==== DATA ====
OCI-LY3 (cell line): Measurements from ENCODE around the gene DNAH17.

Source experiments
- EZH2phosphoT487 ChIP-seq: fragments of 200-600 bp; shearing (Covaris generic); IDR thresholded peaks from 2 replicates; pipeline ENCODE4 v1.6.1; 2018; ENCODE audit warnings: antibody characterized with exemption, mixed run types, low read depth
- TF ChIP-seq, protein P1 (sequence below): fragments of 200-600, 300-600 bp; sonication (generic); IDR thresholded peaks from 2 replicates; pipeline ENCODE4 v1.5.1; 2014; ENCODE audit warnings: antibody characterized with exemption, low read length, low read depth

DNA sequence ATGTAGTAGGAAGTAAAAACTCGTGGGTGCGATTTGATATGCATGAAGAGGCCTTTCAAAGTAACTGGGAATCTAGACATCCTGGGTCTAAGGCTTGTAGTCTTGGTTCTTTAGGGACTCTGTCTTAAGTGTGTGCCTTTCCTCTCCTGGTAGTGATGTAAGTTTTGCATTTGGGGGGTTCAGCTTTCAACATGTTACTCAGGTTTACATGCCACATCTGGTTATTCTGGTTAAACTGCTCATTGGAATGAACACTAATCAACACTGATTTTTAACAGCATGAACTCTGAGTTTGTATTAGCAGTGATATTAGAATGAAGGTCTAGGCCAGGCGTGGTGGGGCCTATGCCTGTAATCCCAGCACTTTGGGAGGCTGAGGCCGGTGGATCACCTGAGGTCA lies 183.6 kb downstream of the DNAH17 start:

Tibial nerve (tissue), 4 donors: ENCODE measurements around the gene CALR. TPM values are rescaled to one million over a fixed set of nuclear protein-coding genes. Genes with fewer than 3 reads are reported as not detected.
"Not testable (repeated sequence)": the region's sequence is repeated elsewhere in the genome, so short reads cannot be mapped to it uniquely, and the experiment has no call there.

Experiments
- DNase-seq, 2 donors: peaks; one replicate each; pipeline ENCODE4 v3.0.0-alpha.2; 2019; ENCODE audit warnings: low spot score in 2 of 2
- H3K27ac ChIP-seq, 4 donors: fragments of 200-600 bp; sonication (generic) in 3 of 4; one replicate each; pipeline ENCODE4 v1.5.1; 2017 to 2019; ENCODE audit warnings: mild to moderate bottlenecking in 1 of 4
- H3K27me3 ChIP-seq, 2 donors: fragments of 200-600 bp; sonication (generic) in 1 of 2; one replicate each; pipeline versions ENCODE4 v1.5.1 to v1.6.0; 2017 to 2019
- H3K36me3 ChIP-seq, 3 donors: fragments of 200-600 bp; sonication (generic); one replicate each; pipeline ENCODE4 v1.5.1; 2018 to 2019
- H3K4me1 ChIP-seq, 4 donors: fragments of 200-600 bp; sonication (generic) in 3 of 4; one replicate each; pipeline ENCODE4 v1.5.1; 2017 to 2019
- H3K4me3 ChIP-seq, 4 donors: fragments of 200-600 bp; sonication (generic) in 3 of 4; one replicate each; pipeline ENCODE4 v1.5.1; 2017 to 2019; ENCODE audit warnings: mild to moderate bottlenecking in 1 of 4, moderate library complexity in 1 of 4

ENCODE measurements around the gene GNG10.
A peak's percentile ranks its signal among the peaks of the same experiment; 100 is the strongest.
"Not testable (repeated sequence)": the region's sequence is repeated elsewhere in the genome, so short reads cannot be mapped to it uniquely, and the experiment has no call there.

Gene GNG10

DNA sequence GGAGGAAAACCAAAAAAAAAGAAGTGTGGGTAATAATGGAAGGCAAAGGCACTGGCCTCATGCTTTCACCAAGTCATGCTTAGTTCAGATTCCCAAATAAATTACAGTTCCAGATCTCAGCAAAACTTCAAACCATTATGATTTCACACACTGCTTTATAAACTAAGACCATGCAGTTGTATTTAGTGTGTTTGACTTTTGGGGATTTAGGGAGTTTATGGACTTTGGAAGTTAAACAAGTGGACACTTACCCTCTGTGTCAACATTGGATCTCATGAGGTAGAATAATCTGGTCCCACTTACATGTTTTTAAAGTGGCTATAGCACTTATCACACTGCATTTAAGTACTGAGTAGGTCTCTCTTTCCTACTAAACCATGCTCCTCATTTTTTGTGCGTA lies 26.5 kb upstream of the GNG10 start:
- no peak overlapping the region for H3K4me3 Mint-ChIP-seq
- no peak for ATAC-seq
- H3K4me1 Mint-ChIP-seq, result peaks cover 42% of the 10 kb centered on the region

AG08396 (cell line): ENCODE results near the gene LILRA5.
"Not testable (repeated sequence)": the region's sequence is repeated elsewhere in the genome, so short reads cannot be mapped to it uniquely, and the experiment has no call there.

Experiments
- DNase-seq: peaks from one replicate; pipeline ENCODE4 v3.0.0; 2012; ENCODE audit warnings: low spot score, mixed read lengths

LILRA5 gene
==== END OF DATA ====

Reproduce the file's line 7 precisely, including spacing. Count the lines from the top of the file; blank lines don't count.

"Not testable (repeated sequence)": the region's sequence is repeated elsewhere in the genome, so short reads cannot be mapped to it uniquely, and the experiment has no call there.